Interview: Sam Roots, Innovation Consultant
DESCRIBE YOUR JOB…
I describe myself as an innovation consultant, but that’s one of those terms that could mean anything and nothing, so I’ll try to add some specificity:
I work on problems that involve new technology interacting with people, often including some kind of market or business viewpoint in the mix.
The actual work I do varies. On the one hand, I sometimes get involved with hardware innovation and prototyping – which usually means building electronics, writing code, and then learning from how people interact with it. Other projects are much more in the line of traditional strategy consultancy, like explaining to a corporate client how renewables and home energy technology are going to transform the way we interact with energy in the next 10 years, and what they need to do about it. In all of this, I use a wide hodgepodge of skills I’ve accumulated over the past ten years, but primarily my job is about critical thinking, communication and creative problem solving.
I also work for myself, which means I manage my own time and to some extent decide who I work for, and how much. I need to be disciplined and clear with my own goals, and I have a very direct relationship between what I get paid, and what I actually do. Others might be alarmed by this work situation; I find it strangely life-affirming.
HOW DID YOU GET TO WHERE YOU ARE TODAY?
My undergrad degree was in materials science – which is an excellent degree to pursue as it provides a great base of general working scientific knowledge with a healthy dose of real-world pragmatism. I would say that this world-view and aptitude for ‘systems thinking’ stood me in good stead for what I do now.
After University I worked for a few years for a company analysing the renewable energy, and the financial, political and technological shifts underway. In my late twenties, dissatisfied with being an analyst and an observer, and wanting to get making things, I did a master’s in London called ‘Innovation Design Engineering’, which gave me a thorough training in “design-led innovation”. I intend to eventually create or join a start-up that provides some kind of real value to humanity, and I’ve been freelancing for the last couple of years, to broaden my experience and understanding what kind of work I like to do.
TALK US THROUGH A RECENT WORK DAY…
Some of the corporate consultancy tends to be quite dry and I’ve given about as much information as I can already, so I’ll talk about my favourite prototyping gig.
It was for a TV show called the ‘Big Life Fix’, and I was working with the designer Ruby Steel on a voice-control system for a woman called Susan, who had Multiple Sclerosis and could not use any technology involving touch control. Ruby had done some observational research with Susan beforehand, and I joined a team of 4. My role evolved into a kind of ‘system architect’ role. This meant I was involved in creating the human interaction, and also programming the back-end of the system – translating from one part of the team to the other, and making sure all the bits of the system could talk to each other properly.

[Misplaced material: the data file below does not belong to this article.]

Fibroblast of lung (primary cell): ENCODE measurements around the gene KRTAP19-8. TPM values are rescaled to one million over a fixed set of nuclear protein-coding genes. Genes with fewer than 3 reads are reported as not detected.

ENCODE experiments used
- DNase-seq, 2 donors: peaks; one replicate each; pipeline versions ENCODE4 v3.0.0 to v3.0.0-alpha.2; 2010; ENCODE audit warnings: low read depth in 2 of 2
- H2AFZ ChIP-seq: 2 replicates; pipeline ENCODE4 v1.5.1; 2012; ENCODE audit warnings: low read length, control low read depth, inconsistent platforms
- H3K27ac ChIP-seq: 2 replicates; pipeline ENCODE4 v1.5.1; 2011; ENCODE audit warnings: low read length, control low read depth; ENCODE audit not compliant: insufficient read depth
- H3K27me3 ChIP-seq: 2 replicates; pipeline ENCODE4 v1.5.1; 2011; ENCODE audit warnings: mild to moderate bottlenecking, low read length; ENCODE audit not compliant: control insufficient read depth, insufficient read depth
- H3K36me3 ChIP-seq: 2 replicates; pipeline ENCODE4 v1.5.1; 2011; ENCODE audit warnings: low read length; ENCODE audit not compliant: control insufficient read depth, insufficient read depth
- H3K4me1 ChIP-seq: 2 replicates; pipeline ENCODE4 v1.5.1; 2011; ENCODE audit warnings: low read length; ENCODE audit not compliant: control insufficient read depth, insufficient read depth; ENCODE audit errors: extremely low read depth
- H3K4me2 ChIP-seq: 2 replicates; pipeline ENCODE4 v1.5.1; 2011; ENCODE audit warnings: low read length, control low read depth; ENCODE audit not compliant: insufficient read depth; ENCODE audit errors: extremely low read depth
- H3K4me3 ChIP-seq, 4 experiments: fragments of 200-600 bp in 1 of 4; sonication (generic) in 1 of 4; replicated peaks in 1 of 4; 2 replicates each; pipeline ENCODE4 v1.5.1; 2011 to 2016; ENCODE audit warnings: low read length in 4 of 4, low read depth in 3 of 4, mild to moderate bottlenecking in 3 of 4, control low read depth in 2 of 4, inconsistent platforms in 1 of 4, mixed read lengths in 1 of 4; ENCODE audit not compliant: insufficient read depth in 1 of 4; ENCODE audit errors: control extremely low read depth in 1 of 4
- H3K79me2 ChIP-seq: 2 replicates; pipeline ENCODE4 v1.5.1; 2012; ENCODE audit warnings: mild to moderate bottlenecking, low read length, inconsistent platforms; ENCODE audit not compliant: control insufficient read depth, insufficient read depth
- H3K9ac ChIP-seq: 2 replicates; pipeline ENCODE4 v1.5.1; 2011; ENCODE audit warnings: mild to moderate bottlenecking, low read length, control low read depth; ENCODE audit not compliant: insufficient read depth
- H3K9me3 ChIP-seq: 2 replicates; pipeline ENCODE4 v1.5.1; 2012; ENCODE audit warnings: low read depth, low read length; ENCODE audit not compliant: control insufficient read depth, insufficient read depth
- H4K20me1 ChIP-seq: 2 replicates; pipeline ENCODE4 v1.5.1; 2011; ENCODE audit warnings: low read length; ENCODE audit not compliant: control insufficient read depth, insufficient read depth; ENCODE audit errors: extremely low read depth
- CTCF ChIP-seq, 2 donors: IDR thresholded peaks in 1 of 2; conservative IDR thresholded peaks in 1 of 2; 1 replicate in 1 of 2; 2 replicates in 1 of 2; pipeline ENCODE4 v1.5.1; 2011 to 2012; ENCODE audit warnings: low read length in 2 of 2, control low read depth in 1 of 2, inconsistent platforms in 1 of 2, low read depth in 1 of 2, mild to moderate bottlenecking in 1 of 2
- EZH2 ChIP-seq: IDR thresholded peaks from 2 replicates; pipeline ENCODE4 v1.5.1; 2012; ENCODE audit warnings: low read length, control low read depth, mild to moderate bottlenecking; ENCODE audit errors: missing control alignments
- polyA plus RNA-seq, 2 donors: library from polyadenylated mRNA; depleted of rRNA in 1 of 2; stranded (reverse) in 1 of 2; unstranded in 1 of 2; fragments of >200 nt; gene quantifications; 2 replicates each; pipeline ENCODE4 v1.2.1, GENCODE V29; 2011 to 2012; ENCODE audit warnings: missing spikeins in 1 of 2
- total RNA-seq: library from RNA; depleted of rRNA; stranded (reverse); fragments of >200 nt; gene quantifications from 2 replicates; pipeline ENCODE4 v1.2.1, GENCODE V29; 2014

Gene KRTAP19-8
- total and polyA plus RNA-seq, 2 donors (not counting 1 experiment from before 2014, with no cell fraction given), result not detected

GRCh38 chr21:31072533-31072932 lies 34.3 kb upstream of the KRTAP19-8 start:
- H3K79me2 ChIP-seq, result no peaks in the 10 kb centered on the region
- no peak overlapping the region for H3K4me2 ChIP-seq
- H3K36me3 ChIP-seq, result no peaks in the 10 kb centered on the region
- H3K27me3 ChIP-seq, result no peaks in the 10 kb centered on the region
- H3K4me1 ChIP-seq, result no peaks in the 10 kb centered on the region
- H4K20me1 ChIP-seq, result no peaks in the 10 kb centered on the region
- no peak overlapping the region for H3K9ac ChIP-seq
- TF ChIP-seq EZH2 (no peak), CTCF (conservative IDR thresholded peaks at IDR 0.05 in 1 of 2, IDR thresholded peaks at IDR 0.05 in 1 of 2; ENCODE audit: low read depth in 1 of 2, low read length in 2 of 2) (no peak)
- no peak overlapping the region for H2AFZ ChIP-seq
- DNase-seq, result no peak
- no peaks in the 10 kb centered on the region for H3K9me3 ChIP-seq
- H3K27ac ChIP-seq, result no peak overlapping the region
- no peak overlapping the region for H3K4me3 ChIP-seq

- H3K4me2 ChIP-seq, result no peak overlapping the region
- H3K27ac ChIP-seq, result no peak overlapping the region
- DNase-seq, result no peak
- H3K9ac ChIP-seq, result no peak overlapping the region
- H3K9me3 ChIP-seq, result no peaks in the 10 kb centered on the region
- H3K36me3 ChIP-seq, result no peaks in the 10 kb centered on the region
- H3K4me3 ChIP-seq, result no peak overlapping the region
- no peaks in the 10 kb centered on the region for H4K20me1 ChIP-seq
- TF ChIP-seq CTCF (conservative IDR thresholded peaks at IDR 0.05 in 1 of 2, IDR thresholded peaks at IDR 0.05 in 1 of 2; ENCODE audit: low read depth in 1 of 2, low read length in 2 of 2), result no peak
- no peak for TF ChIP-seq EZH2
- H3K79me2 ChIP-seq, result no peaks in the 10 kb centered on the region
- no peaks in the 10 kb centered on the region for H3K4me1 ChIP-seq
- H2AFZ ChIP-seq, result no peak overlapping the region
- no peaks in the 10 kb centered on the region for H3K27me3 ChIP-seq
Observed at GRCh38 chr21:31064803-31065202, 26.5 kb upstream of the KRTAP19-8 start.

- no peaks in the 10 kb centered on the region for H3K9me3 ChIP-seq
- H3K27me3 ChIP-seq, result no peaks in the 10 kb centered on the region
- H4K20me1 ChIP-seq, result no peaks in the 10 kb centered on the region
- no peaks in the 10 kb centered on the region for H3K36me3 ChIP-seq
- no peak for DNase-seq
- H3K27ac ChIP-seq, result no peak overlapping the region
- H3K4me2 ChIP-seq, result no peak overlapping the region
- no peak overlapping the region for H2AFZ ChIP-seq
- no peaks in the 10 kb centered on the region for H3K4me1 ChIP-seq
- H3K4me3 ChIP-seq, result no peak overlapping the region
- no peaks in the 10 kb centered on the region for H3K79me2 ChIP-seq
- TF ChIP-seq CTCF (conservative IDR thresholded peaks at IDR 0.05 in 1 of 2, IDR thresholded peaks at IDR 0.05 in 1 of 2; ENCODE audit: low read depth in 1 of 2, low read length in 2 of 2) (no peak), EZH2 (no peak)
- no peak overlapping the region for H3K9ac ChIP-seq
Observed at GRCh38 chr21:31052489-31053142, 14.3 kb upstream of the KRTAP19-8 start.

WHAT DIGITAL SKILLS DO YOU USE ON A DAILY BASIS?
For the kind of work I do, flexibility is key. I have a basic facility with a very wide range of tools and platforms, but I would say that my main skill is probably adaptability. That, and communication and storytelling. It’s incredibly important in my work to be able to simplify complex ideas and present them clearly.
On a daily basis I would certainly use office skills and I would describe myself as an excel and powerpoint power-user. That said, I much prefer to use Adobe Creative Suite where I can, for anything that requires a layout or design that looks like it hasn’t been cribbed from a Microsoft template.
WHAT DIGITAL SKILLS OR ATTRIBUTES WOULD YOU ENCOURAGE EDUCATORS TO SUPPORT YOUNG PEOPLE TO DEVELOP?
Over and above any specific aptitudes like programming languages, I would recommend supporting the development of creative problem solving, and qualities like personal initiative, collaboration, persistence and resourcefulness. The techniques of ‘design thinking’ are all about human insight, and understanding what the real problem is that needs to be solved. Until you know what that is, you won’t necessarily solve it in the most appropriate way.
Secondly, I would strongly encourage the development any kind of creative expression (art, music, dance, etc) to a high level, as this involves learning technical skills and mental agility that becomes uniquely – and, today, apparently unexpectedly – valuable in other arenas.
WHAT ADVICE WOULD YOU GIVE TO A YOUNG PERSON LOOKING TO ENTER THE DIGITAL SECTOR?
The digital sector is big and growing, and it’s moving very fast. Now is a very exciting time to be moving into it. Over the next 20 years, you can become an expert in something that today doesn’t even exist yet.
It’s more important to work out who you are, what skills you like using, and what fascinates you, rather than what specific job you want. Also, make sure that when you go for a job, that you’re going for something that makes you feel authentic and enriches your life. It is entirely possible to waste a lifetime chasing prestige, or someone else’s idea of ‘success’. It’s a cliché but your career is in your hands, and you can decide – in fact, only you can decide – what makes you successful or not.